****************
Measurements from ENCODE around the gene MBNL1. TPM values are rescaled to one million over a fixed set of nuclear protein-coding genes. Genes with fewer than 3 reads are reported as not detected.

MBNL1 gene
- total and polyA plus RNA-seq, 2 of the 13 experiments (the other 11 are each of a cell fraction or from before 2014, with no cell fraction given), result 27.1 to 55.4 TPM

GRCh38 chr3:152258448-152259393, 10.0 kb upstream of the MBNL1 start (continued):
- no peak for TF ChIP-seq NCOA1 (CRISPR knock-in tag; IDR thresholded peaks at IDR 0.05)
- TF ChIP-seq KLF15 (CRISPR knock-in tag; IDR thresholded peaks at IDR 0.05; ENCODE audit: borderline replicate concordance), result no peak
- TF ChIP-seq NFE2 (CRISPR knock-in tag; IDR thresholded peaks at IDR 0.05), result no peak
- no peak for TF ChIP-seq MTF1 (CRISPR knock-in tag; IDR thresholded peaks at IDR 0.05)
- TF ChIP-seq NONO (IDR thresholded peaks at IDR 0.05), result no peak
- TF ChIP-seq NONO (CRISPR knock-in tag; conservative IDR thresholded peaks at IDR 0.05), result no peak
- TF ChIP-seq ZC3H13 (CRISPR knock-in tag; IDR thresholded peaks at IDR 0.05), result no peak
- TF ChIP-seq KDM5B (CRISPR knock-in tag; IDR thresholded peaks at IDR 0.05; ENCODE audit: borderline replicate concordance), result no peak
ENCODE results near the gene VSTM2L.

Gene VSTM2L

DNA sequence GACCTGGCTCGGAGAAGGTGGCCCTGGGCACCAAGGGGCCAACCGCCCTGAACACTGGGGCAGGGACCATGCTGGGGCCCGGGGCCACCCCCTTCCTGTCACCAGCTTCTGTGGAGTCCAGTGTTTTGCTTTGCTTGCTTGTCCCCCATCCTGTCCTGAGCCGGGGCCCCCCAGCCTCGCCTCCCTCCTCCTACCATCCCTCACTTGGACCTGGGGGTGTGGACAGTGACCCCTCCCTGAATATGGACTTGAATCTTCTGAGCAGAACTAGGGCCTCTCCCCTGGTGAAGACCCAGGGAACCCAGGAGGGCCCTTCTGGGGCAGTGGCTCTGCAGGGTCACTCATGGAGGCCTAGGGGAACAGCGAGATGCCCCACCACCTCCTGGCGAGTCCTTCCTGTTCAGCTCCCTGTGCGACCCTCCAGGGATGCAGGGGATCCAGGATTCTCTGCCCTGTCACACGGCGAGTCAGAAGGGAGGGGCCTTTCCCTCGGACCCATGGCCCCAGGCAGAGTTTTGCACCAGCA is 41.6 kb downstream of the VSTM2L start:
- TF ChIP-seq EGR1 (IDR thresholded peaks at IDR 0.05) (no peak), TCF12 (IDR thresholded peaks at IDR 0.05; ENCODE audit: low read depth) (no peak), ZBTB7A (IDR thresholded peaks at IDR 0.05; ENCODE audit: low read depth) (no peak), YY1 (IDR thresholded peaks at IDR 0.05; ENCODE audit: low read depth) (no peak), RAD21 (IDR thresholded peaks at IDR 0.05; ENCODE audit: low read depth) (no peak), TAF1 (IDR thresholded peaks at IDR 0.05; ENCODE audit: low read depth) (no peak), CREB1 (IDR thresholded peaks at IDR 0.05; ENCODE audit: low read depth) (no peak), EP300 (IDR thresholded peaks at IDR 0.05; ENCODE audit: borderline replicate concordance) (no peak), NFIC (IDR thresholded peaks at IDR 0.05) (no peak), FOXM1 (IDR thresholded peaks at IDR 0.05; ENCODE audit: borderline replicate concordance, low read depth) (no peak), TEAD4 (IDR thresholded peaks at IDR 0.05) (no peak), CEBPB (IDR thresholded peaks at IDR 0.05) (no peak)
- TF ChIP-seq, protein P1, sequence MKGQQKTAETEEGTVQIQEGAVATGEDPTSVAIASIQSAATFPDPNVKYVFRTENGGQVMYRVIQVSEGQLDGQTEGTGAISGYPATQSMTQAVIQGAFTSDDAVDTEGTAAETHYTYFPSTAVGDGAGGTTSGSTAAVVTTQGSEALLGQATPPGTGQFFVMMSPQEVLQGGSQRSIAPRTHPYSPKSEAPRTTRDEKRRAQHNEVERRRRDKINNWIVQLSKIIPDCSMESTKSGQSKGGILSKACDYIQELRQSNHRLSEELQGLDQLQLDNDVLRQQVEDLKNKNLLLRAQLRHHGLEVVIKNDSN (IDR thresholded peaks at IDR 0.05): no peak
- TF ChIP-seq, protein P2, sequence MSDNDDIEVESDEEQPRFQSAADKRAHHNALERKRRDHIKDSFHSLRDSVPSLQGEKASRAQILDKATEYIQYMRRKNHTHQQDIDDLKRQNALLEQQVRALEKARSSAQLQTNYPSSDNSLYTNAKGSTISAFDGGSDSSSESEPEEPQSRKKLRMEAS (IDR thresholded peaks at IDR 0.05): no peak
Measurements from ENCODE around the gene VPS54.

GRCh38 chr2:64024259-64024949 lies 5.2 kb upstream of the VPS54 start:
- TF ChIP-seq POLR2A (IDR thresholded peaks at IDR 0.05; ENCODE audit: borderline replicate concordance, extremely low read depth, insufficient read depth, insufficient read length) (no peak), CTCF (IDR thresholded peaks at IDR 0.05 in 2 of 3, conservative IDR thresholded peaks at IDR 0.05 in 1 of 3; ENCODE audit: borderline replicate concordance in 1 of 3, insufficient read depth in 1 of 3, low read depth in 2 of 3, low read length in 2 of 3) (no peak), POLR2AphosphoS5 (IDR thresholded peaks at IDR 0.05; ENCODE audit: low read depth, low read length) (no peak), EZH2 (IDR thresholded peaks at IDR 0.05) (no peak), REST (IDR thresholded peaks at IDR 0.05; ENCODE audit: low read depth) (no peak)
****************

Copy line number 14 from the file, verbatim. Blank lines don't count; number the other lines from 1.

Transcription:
Gene VSTM2L